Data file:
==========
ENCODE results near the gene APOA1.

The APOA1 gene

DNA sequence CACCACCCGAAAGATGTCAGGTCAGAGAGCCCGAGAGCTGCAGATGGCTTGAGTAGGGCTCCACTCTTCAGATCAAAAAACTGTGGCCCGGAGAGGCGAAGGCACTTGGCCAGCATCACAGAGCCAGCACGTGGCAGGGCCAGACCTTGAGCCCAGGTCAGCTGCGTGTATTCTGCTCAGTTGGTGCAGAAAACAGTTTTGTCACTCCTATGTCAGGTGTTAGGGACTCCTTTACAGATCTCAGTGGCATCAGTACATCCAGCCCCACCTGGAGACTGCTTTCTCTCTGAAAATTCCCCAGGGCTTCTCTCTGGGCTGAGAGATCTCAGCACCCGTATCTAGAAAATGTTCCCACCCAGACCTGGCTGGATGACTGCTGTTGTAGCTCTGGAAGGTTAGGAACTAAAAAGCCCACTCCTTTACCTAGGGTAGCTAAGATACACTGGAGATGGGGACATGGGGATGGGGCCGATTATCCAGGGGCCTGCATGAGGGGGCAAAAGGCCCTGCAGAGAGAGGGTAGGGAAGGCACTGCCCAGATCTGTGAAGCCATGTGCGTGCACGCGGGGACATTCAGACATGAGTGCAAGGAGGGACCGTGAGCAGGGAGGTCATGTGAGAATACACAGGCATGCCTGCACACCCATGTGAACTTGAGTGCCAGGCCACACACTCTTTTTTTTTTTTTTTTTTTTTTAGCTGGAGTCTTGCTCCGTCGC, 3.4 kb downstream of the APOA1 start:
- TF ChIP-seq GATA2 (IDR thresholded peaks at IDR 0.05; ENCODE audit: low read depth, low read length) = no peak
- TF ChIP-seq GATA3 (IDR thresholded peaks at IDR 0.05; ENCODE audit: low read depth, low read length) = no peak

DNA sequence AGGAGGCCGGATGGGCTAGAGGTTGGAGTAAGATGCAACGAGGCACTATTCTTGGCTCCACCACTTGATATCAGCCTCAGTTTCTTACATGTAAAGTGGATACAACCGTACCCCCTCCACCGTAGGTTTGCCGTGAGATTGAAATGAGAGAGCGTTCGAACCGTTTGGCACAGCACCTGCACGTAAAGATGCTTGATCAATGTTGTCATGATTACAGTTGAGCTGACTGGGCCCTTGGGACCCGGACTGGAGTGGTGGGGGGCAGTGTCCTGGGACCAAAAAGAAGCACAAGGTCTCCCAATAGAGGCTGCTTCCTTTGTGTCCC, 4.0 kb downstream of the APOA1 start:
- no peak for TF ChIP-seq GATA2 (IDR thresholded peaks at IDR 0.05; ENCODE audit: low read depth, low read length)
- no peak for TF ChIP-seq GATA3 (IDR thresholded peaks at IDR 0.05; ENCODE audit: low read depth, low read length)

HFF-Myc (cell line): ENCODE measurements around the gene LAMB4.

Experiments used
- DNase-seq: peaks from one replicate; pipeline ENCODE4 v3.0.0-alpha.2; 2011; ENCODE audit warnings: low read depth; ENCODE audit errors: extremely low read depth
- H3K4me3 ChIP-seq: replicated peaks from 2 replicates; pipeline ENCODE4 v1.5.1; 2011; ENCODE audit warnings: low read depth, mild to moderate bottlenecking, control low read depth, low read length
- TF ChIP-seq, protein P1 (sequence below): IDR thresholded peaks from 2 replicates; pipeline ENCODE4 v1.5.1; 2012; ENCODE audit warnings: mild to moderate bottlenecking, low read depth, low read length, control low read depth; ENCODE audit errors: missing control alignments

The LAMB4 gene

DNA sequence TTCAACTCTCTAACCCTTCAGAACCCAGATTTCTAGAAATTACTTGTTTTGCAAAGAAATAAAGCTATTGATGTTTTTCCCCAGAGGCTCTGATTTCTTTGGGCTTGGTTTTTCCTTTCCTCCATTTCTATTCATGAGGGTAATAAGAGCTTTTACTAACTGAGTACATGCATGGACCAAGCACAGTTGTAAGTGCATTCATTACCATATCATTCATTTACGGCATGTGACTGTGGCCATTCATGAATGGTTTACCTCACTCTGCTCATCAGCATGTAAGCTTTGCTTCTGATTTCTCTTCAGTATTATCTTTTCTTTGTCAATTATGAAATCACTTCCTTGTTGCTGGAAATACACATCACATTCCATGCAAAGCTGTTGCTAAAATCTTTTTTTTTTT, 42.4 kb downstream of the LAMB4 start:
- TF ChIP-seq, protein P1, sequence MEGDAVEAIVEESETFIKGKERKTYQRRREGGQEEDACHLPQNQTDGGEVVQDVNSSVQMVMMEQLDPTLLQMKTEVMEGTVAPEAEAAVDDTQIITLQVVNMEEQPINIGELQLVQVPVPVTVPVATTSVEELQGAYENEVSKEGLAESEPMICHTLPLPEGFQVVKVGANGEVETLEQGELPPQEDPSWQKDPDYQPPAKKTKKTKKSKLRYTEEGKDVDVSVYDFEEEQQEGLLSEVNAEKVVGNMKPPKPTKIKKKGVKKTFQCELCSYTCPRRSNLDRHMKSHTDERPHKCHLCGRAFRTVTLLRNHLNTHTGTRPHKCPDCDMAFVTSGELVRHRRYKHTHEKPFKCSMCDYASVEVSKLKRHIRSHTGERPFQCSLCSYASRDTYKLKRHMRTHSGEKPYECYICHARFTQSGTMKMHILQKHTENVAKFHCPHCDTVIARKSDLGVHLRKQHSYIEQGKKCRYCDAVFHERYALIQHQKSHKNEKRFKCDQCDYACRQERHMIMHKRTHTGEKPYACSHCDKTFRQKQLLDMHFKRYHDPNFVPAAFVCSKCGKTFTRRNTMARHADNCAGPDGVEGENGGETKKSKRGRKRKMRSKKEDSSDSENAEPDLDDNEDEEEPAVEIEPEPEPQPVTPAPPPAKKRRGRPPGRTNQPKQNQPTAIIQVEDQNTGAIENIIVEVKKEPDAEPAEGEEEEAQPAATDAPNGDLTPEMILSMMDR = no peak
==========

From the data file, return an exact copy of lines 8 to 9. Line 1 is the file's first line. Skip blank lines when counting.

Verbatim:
- no peak for TF ChIP-seq GATA3 (IDR thresholded peaks at IDR 0.05; ENCODE audit: low read depth, low read length)

HFF-Myc (cell line): ENCODE measurements around the gene LAMB4.